In ‘Aloners,’ Director Hong Sung-eun Projects Her Fears, Self-Protective Mechanisms and Loneliness – Variety

Does choosing to be alone truly mean we are better off? Hong Sung-eun, director of the thought-provoking melodramatic film “Aloners,” begs to differ. “We are all connected anyway, so a decent farewell is a mere act of courtesy to close out a chapter,” says Hong.

“Aloners” tells a story about Jina, a top-notched employee at a credit card company call center. She chooses a solitary lifestyle and avoids building relationships with the people around her until the death of her lonely neighbor pushes her to address these relationships one by one. While the theme of loneliness pulsates throughout the film, Jina’s outlook is juxtaposed against her father (played by Park Jeong-bak), her rookie coworker Sujin (Jung Da-eun) and her new neighbor Seonghun (Seo Hyun-woo). All serve as reminders of human connectivity, notably during arduous times.

Premiered at the 22nd Jeonju Intl. Film Festival, and sold by M-Line Distribution, “Aloners” scored two awards. Lead actress Gong Seung-yeon won best actor and Hong was presented the CGV Arthouse Award Distribution Support Prize. The film now plays at Toronto before segueing to San Sebastian.

Variety caught up with Hong Sung-eun to discuss her thoughts and messages conveyed through “Aloners” and on film directing.

Tell us the story of “Aloners” from your lens.

This film is about Jina, an employee at a credit card call center. She believes isolating herself makes for a more convenient life due to her past trauma and wounds. The sudden death of her lonely neighbor urges her to re-evaluate her way of life and gradually come to terms with her loneliness by addressing the people in her life.

What was the motivation behind Jina’s story?

Jina’s character derived from my fear of getting hurt by others, hence to counter the loneliness, I chose to engage in noises from devices instead. One day, I chanced upon a documentary about lonely death and ended up crying profusely for no reason. It made me rethink the idea of living alone as the realization of dying alone was scary. Jina is the character that encapsulates all of these thoughts.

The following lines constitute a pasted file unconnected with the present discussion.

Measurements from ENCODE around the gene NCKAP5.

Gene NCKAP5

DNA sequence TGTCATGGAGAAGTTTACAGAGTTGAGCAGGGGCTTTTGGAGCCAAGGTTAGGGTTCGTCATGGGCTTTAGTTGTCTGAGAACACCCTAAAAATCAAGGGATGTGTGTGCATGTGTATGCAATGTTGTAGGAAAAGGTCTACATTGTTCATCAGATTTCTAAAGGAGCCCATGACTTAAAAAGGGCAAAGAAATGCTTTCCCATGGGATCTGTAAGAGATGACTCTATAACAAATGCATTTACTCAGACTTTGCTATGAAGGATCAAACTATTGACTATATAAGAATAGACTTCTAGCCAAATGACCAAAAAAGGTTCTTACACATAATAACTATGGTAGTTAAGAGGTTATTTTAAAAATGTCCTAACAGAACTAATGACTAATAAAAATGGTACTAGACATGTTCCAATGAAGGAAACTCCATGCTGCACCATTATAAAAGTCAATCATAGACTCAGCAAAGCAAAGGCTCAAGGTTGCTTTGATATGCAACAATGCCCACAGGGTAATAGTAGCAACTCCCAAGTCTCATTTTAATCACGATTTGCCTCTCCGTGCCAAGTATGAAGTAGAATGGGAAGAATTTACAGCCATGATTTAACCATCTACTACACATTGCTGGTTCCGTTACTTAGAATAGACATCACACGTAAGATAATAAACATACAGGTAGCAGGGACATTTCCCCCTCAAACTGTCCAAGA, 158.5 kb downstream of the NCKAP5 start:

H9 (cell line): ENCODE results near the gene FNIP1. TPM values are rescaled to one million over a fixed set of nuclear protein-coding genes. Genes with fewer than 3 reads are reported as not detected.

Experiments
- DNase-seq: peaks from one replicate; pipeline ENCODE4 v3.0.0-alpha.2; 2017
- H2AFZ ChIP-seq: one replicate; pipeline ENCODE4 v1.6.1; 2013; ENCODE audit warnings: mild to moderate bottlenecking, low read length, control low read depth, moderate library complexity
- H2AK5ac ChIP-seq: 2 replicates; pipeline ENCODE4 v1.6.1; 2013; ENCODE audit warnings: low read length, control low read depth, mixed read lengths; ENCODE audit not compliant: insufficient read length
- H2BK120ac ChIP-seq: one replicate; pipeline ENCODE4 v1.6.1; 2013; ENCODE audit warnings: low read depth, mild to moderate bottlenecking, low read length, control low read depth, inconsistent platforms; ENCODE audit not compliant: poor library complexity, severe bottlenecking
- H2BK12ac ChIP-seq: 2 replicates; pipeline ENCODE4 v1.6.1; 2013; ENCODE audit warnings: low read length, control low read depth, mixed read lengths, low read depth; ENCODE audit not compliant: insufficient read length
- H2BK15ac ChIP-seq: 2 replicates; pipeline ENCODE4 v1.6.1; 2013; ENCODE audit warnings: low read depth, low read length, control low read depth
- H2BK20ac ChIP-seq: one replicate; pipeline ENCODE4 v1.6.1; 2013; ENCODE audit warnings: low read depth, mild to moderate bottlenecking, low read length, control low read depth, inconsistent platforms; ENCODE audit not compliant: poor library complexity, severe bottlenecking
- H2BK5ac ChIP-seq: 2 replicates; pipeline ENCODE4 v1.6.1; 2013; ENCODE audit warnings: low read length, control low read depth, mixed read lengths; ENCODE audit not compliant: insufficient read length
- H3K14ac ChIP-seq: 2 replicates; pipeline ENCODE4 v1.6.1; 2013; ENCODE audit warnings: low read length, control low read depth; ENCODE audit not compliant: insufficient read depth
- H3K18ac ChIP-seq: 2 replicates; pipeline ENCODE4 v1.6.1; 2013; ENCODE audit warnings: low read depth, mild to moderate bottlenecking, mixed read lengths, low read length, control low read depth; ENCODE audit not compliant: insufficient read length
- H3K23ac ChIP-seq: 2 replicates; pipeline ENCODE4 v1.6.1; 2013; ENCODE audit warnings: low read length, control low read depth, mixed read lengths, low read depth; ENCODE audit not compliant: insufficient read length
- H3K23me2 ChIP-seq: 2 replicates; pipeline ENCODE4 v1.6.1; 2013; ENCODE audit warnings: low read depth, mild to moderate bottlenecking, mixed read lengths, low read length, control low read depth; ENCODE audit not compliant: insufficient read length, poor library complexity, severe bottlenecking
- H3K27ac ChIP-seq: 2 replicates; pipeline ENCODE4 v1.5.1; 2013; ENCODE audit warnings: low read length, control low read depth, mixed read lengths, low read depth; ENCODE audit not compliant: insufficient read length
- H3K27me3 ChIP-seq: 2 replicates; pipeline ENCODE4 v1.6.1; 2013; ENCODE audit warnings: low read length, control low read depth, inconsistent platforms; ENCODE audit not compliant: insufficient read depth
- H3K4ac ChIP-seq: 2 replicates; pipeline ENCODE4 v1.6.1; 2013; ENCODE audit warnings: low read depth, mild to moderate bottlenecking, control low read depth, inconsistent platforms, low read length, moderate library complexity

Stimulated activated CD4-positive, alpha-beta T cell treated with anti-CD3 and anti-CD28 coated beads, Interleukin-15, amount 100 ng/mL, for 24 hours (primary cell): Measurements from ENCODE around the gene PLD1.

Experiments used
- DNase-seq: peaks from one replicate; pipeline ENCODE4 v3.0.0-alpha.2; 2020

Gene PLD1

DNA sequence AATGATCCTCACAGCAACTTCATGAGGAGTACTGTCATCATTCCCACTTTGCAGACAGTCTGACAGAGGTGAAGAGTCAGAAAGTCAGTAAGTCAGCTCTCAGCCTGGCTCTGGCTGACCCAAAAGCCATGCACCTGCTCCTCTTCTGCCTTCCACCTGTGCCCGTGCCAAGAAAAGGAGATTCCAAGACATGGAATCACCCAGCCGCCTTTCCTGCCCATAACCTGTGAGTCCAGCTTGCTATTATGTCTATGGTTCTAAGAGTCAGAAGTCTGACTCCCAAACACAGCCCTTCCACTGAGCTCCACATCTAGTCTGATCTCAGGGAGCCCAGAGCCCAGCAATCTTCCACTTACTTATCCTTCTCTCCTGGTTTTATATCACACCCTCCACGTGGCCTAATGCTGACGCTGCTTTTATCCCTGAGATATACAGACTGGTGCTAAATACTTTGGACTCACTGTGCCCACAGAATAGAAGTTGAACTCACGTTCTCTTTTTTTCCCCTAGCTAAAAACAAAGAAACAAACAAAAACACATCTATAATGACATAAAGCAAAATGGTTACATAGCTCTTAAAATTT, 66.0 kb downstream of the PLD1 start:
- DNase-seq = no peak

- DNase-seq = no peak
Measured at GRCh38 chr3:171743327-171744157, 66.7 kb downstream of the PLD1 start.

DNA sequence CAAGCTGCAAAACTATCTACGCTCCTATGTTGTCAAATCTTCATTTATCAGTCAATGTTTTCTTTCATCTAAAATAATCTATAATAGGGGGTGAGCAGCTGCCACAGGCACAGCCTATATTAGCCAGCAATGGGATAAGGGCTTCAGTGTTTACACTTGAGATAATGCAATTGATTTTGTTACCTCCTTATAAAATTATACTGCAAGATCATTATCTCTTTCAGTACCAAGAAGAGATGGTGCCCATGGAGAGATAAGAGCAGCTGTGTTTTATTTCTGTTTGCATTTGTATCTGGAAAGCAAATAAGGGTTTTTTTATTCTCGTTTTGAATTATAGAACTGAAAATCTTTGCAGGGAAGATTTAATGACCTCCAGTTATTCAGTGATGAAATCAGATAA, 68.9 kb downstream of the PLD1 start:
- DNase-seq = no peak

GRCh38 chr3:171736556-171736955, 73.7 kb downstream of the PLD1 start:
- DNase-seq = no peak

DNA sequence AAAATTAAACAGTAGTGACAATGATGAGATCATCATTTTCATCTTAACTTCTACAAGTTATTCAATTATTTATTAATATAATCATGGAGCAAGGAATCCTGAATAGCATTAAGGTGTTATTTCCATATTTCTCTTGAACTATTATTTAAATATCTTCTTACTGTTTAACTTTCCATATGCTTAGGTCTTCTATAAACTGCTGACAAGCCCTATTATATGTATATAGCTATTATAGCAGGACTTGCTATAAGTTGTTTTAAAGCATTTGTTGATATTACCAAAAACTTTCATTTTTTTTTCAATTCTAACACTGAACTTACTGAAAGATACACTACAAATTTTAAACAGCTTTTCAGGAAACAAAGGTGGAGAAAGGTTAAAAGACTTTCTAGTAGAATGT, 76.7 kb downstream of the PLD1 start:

Besides the theme of loneliness, the films seem to reflect multiple facets of Korean culture and society today. How did you work that into the film and what key takeaways would you like the international audience to have?

Korean culture is highly relationship-oriented. Until a few years ago, eating at a restaurant or traveling alone were unfathomable things to do. With these perception changes, I feel the conflict that comes along with it. The rising popularity of social networks and variety programs exhibiting the enjoyment of celebrities living alone may seem cool, but on the flip side, maybe living alone wasn’t a choice.

Hence, I added a scene referencing the 2002 Korea-Japan World Cup. The Korean soccer team was playing in the semi-finals and the entire country was buzzing with every household donning red shirts, gathering at the nearest big screen to watch the game. Without much explanation, the scene of patriotism and sea of red is deeply engraved in every Korean’s heart. I wanted to use that emotion to remind the audience of our connection to others, even if we believe pushing people away serves as a form of self protection.

Since we are all connected, the act of bidding others farewell is the least we could do for closure. Yet with Jina, she was hurt by others and faced feelings of abandonment at a young age. It is challenging for her to give others something she’s never received or experienced. Still, Jina strives to do that, albeit clumsily at the end of the film, which I hope will be warmly received by the international audience.

Your achievements thus far are already impressive since graduating from the Korean Academy of Film Arts (KAFA). What made you embark on this journey and how did it begin?

Though I love movies, I was working for a company unrelated to film for three years and decided to quit wondering what it’ll be like to be a film director. Hence I took the plunge. There was no dramatic reason, I simply wanted to realize my desire and imagination. The work and life of a film director is not easy, but I still like being one. Several new questions have arose and I’m excited to find answers through the process of making the next film.

What advice would you give other aspiring female directors?

I heard women should literally be like a ‘mad dog’ to become film directors. I reckon it meant being tough and aggressive towards counterparts. Admittedly, I’ve done so especially when others disrespect my opinion due to my gender, age or lack of experience. Perhaps exhibiting aggression makes up for my perceived “weaknesses.”

Regardless, I want to be a good person and respectable director. It’s probably more challenging for female directors than for their male counterparts. I hope other aspiring female directors can refute these existing perceptions and I will look back on their examples when I’m tired. Right now, I still have much to learn but will continue to do my best.

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